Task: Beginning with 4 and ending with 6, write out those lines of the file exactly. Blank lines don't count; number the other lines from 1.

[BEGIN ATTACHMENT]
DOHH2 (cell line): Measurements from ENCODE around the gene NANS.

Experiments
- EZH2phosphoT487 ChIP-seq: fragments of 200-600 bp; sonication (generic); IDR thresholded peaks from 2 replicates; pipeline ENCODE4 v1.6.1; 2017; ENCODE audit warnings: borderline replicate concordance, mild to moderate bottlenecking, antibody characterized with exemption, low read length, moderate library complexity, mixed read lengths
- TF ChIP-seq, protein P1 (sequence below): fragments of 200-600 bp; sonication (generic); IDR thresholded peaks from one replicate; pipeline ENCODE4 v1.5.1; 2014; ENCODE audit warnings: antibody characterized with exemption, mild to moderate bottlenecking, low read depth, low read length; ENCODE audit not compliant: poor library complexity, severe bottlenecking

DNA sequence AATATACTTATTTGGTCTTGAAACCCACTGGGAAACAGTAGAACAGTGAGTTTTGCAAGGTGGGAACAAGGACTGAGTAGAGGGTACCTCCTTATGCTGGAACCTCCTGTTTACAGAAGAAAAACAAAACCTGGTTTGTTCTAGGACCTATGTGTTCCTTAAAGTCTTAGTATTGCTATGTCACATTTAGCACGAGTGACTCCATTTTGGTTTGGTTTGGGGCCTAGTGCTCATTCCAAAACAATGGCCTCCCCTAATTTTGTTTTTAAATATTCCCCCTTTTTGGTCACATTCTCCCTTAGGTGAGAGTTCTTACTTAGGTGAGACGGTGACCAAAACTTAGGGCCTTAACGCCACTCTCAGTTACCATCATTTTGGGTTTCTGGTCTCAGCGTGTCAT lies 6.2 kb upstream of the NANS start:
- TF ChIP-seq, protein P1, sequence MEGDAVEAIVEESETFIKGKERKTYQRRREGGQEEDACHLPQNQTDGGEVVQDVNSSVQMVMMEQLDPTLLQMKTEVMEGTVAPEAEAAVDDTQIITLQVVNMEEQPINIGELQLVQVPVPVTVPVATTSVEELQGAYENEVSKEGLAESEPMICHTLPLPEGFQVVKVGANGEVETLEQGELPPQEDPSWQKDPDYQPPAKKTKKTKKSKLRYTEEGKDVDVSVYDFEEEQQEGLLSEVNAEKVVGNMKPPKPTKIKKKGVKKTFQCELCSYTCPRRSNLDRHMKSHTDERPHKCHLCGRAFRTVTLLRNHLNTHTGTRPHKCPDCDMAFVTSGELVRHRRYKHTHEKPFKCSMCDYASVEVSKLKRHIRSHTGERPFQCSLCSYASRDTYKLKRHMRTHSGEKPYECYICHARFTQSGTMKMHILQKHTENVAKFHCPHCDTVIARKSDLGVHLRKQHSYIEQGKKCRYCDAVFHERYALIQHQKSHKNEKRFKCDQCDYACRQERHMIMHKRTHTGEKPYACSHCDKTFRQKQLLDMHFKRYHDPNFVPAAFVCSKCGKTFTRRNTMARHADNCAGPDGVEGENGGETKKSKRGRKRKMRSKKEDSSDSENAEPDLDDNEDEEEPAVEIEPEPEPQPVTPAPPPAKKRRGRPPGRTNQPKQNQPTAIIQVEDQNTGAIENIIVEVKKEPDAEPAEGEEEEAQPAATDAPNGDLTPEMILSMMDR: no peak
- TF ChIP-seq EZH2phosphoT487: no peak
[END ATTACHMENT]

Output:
- TF ChIP-seq, protein P1 (sequence below): fragments of 200-600 bp; sonication (generic); IDR thresholded peaks from one replicate; pipeline ENCODE4 v1.5.1; 2014; ENCODE audit warnings: antibody characterized with exemption, mild to moderate bottlenecking, low read depth, low read length; ENCODE audit not compliant: poor library complexity, severe bottlenecking

DNA sequence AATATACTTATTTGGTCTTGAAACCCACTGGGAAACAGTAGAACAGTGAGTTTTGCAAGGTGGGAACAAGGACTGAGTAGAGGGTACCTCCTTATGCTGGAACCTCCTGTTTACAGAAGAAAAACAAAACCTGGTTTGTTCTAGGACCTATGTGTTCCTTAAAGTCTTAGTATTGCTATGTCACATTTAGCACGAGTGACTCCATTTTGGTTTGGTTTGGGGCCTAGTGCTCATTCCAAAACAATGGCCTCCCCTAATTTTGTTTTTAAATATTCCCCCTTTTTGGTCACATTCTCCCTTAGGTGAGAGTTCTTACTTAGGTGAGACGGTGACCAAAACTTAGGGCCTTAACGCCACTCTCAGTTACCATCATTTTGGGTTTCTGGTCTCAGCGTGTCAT lies 6.2 kb upstream of the NANS start:
- TF ChIP-seq, protein P1, sequence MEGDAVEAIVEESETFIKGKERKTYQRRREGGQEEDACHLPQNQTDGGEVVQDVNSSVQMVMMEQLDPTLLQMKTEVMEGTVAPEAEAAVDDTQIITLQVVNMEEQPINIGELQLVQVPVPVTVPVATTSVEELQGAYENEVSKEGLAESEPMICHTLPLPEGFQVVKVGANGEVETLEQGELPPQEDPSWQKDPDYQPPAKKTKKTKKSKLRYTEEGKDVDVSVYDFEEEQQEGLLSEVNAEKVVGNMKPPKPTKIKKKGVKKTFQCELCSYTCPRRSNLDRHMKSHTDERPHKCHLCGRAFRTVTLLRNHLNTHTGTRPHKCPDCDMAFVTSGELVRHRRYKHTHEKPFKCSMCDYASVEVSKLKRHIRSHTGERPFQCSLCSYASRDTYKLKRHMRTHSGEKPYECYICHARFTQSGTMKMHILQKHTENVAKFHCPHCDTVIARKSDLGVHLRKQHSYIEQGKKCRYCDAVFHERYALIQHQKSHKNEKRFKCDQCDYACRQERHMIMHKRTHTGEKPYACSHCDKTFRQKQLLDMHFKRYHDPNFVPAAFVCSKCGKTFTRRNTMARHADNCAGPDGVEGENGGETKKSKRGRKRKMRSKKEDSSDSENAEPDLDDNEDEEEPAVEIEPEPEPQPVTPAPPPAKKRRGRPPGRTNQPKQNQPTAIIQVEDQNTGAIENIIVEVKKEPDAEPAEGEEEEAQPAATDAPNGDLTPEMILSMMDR: no peak